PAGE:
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      Antillatoxin, a novel lipopeptide, enhances neurite outgrowth in immature cerebrocortical neurons through activation of voltage-gated sodium channels.

      The Journal of pharmacology and experimental therapeutics

      Animals, Calcium, metabolism, Calcium-Calmodulin-Dependent Protein Kinase Kinase, physiology, Cells, Cultured, Cerebral Cortex, cytology, Embryo, Mammalian, Intracellular Space, Ion Channel Gating, Lipopeptides, pharmacology, Membrane Potentials, Mice, Neurites, drug effects, Neurons, Peptides, Cyclic, Receptors, N-Methyl-D-Aspartate, Signal Transduction, Sodium, Sodium Channel Agonists, Sodium Channels, src-Family Kinases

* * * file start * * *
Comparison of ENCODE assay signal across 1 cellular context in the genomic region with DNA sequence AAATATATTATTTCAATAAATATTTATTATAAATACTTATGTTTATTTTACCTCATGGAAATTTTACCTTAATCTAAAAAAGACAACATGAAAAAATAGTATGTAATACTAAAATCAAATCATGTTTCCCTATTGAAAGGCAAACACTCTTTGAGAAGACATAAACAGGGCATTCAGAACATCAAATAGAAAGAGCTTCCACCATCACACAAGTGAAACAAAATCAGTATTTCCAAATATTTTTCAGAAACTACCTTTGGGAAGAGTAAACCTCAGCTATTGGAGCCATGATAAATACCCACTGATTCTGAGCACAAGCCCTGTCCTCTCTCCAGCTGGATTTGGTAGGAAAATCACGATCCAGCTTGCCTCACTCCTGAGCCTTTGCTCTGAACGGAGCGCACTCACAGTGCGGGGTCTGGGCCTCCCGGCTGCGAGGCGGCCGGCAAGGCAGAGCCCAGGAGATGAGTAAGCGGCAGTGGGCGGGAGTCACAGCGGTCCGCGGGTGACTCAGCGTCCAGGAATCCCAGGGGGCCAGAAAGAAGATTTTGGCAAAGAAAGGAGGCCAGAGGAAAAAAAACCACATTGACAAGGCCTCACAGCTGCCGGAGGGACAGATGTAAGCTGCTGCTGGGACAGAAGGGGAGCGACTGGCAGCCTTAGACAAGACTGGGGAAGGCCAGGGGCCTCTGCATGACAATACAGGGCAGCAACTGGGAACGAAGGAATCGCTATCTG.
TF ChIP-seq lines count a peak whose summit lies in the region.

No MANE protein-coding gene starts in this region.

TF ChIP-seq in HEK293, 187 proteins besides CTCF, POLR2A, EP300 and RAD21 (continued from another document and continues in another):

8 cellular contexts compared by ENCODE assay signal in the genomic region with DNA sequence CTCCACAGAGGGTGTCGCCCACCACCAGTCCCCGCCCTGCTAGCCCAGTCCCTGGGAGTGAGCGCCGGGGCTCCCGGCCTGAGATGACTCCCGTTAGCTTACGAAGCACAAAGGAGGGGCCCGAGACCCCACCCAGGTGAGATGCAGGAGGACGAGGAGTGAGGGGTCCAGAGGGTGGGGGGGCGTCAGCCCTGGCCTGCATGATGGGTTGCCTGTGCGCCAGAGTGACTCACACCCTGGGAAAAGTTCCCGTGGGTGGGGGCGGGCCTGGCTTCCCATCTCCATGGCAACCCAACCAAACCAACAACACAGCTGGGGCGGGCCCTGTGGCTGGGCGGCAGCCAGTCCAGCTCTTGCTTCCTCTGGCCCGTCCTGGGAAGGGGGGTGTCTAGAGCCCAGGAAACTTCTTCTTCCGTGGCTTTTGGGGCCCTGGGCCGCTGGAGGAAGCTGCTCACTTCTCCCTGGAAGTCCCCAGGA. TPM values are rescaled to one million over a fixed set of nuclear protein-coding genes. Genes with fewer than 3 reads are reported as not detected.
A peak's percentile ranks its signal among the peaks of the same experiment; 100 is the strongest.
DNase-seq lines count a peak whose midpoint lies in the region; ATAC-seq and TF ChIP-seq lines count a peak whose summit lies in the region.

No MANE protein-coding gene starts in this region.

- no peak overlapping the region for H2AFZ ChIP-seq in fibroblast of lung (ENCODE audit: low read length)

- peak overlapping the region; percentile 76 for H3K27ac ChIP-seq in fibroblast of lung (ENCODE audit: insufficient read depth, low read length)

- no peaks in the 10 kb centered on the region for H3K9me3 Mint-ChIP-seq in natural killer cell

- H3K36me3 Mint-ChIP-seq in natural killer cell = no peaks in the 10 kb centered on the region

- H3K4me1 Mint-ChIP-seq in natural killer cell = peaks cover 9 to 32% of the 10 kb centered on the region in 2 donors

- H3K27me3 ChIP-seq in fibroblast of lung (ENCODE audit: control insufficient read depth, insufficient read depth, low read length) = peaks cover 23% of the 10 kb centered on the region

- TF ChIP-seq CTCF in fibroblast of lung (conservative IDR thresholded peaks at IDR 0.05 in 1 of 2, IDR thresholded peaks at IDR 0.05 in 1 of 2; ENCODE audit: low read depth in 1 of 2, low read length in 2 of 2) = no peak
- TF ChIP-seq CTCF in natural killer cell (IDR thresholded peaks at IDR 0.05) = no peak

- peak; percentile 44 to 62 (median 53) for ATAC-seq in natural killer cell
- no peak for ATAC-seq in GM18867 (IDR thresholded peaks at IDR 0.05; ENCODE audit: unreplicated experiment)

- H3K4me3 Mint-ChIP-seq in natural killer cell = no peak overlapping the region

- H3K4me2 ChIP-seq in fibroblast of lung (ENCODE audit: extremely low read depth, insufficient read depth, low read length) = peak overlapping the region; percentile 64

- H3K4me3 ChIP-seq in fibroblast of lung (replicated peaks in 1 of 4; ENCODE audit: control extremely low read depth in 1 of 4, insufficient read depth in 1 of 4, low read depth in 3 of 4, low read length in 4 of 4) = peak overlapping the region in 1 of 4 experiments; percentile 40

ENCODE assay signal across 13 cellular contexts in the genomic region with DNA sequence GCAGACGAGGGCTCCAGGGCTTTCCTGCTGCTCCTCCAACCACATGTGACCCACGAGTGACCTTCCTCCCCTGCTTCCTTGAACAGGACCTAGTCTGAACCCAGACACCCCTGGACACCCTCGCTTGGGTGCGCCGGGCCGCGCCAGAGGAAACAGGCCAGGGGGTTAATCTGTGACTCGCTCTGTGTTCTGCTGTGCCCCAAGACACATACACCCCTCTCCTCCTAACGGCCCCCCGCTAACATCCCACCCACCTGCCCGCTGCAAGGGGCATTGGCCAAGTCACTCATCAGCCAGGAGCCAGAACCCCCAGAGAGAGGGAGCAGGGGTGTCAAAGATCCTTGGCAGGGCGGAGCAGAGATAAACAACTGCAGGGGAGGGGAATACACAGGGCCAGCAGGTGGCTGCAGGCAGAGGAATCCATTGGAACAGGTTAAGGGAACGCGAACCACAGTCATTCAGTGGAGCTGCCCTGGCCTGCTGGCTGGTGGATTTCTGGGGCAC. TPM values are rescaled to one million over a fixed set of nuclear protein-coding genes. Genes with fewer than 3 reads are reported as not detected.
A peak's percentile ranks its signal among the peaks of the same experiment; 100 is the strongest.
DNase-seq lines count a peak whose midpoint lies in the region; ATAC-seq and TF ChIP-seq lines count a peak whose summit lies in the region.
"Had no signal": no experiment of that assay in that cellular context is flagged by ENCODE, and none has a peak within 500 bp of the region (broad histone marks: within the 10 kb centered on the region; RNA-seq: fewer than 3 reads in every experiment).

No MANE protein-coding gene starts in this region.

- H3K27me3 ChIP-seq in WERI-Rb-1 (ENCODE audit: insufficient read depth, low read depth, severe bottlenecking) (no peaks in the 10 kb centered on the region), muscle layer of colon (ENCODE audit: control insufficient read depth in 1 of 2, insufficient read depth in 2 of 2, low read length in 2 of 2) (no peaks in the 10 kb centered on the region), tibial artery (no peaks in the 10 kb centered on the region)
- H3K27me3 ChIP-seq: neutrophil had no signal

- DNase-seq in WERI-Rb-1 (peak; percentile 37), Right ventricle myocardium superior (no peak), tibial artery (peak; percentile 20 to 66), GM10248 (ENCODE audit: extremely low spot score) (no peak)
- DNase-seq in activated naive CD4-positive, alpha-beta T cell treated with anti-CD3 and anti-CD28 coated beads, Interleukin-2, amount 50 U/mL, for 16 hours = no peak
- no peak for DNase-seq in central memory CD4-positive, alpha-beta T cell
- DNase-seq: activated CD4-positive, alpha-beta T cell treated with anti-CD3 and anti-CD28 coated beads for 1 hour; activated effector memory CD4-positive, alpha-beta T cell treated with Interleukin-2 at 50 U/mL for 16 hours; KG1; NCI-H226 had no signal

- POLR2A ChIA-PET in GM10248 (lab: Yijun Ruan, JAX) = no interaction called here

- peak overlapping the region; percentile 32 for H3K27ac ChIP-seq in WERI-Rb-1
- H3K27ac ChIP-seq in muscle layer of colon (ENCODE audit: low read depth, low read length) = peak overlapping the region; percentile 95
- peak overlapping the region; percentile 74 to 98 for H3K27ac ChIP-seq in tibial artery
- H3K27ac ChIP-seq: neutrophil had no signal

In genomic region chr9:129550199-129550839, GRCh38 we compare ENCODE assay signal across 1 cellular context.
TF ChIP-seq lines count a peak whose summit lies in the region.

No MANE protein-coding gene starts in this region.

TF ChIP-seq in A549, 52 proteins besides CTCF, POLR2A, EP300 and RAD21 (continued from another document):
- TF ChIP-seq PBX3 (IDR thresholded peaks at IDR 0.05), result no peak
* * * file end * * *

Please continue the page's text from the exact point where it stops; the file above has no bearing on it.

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          Antillatoxin (ATX) is a structurally novel lipopeptide that activates voltage-gated sodium channels (VGSC) leading to sodium influx in cerebellar granule neurons and cerebrocortical neurons 8 to 9 days in vitro (Li et al., 2001; Cao et al., 2008). However, the precise recognition site for ATX on the VGSC remains to be defined. Inasmuch as elevation of intracellular sodium ([Na(+)](i)) may increase N-methyl-d-aspartate receptor (NMDAR)-mediated Ca(2+) influx, Na(+) may function as a signaling molecule. We hypothesized that ATX may enhance neurite outgrowth in cerebrocortical neurons by elevating [Na(+)](i) and augmenting NMDAR function. ATX (30-100 nM) robustly stimulated neurite outgrowth, and this enhancement was sensitive to the VGSC antagonist, tetrodotoxin. To unambiguously demonstrate the enhancement of NMDA receptor function by ATX, we recorded single-channel currents from cell-attached patches. ATX was found to increase the open probability of NMDA receptors. Na(+)-dependent up-regulation of NMDAR function has been shown to be regulated by Src family kinase (SFK) (Yu and Salter, 1998). The Src kinase inhibitor PP2 abrogated ATX-enhanced neurite outgrowth, suggesting a SFK involvement in this response. ATX-enhanced neurite outgrowth was also inhibited by the NMDAR antagonist, (5R,10S)-(+)-5-methyl-10,11-dihydro-5H-dibenzo[a,d]cyclohepten-5,10-imine hydrogen maleate (MK-801), and the calmodulin-dependent kinase kinase (CaMKK) inhibitor, 1,8-naphthoylene benzimidazole-3-carboxylic acid (STO-609), demonstrating the requirement for NMDAR activation with subsequent downstream engagement of the Ca(2+)-dependent CaMKK pathway. These results with the structurally and mechanistically novel natural product, ATX, confirm and generalize our earlier results with a neurotoxin site 5 ligand. These data suggest that VGSC activators may represent a novel pharmacological strategy to regulate neuronal plasticity through NMDAR-dependent mechanisms.

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